Another MIPS multigot patch

Richard Sandiford
Thu Jan 29 17:39:00 GMT 2004

Daniel Jacobowitz <> writes:
>> So why isn't it possible to decay on a per-GOT basis?  Objects that
>> use the primary GOT (print-rtl) can use a page entry.  Objects that use
>> toplev's GOT can use the global entry in that GOT.  Not that there's any
>> benefit to doing so -- they both might as well use page entries if the
>> symbol binds locally -- but I don't see why "we can't".
> Remember, we're in check_relocs here.

Ah.  I wasn't ;)  I realise the comment you quoted was from check_relocs,
but check_relocs doesn't make the final decision about whether a GOT_PAGE
will decay, because it can't know in general.  I think we're in violent
agreement on that.

So I thought you were saying it was impossible for calculate_relocation()
to decide on a per-GOT basis.  Whereas, AFAICT, it can.  Sorry about that.

>> - Are the !h and h->root.dynindx checks still needed after this?
>>   (Not sure off-hand.)
> The !h test is no longer necessary.  The dynindx check still is.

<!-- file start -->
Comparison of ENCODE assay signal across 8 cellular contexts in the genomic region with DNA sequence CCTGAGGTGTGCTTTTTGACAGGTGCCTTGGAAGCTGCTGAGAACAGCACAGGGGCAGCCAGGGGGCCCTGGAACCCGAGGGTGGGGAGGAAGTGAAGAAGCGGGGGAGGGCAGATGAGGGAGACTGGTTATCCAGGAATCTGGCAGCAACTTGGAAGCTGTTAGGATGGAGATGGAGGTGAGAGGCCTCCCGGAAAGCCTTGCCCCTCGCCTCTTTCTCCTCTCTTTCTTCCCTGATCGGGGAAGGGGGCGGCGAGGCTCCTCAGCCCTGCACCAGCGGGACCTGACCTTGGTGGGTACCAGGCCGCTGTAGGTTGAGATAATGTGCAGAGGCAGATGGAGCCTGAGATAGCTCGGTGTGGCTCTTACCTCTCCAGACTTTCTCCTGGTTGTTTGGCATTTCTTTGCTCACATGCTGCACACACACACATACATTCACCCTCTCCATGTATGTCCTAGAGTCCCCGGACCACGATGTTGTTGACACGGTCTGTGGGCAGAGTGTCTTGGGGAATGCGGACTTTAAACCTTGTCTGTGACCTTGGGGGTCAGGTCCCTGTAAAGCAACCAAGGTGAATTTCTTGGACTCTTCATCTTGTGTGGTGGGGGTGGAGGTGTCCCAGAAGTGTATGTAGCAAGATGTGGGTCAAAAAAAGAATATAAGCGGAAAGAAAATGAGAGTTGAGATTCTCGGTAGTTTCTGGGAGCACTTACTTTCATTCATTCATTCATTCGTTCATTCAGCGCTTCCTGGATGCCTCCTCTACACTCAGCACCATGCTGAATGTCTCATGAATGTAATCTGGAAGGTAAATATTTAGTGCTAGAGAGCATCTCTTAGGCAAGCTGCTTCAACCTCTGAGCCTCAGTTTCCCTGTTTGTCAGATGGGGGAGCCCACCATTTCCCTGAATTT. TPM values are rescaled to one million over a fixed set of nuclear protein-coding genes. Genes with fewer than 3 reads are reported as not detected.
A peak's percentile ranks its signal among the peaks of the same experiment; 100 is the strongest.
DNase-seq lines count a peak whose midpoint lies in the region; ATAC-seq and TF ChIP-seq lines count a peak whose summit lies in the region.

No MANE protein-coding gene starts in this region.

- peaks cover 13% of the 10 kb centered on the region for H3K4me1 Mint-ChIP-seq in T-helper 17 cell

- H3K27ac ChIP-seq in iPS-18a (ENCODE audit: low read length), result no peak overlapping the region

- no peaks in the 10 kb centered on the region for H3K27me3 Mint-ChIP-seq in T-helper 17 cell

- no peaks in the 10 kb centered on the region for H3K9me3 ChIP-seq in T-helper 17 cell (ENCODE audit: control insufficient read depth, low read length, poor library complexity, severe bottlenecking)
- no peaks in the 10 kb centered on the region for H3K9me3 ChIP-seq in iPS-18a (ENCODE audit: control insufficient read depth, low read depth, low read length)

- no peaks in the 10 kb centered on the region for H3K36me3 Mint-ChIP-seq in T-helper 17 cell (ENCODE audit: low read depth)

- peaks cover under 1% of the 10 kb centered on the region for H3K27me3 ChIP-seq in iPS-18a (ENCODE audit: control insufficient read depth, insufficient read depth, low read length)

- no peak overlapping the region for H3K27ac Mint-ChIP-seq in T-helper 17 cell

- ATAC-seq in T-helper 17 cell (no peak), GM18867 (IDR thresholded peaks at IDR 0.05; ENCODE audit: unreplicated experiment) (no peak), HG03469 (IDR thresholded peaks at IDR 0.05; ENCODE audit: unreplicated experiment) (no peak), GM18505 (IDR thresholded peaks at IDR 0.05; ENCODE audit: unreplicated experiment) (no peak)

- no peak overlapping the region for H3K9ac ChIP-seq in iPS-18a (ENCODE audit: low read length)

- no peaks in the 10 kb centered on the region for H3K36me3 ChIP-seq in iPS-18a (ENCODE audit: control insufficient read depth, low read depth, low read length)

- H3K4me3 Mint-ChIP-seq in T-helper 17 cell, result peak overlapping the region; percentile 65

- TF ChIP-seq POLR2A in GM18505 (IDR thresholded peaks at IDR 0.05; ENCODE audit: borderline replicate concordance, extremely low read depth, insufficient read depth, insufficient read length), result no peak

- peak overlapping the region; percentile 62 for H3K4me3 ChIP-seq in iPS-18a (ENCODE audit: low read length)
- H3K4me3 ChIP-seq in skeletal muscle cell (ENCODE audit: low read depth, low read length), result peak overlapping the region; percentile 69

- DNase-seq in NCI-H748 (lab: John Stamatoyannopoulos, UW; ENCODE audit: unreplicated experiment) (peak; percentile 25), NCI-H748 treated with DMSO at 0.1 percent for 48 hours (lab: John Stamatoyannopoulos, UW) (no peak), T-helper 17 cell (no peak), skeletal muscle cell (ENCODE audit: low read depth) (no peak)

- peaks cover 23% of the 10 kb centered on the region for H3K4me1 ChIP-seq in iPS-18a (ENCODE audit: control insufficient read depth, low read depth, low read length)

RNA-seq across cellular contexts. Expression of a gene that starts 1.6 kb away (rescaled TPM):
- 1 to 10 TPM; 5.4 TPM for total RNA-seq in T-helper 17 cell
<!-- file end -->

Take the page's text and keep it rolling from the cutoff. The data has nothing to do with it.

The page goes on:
> h->root.dynindx == -1 will be handled by SYMBOL_REFERENCES_LOCAL, but
> otherwise (if info->shared) a low dynindx and a high dynindx will be
> both return FALSE.

I don't know what you mean here.  Do you have an example?

As I understand it, the whole point of your change is that if a symbol
binds locally, we can use a normal page/ofst access for it, regardless
of whether we happened to allocate a global entry as well.  So in what
cases will _bfd_elf_symbol_refs_local_p return true for something that
doesn't bind locally?

>> - Will this fix the problem even for protected symbols?
>>   A direct call to _bfd_elf_symbol_refs_local_p (h, info, 1)
>>   seems more correct.
> That's SYMBOL_CALLS_LOCAL; not the clearest name for this circumstance.

Exactly, that's why I suggested calling the function directly. ;)
The two macros are set up for a distinction that doesn't really
apply on MIPS.

>> - Is the hmips->root.dynindx == -1 check above still needed after
>>   your patch?
> In check_relocs?  I'm not sure.  Certainly anything touching dynindx at
> this point is suspect - remember, again, that check_relocs gets called
> on a per-input-file basis, so this code is sensitive to the order of
> input files.

Well, OK, turn the question around then: under what circumstances do you
think this test is still needed?  If the rest of the condition is only
true for symbols that are known to bind locally (and I think that should
be the case, otherwise the condition is buggy), then with your change to
calculate_relocations(), the condition should be safe.


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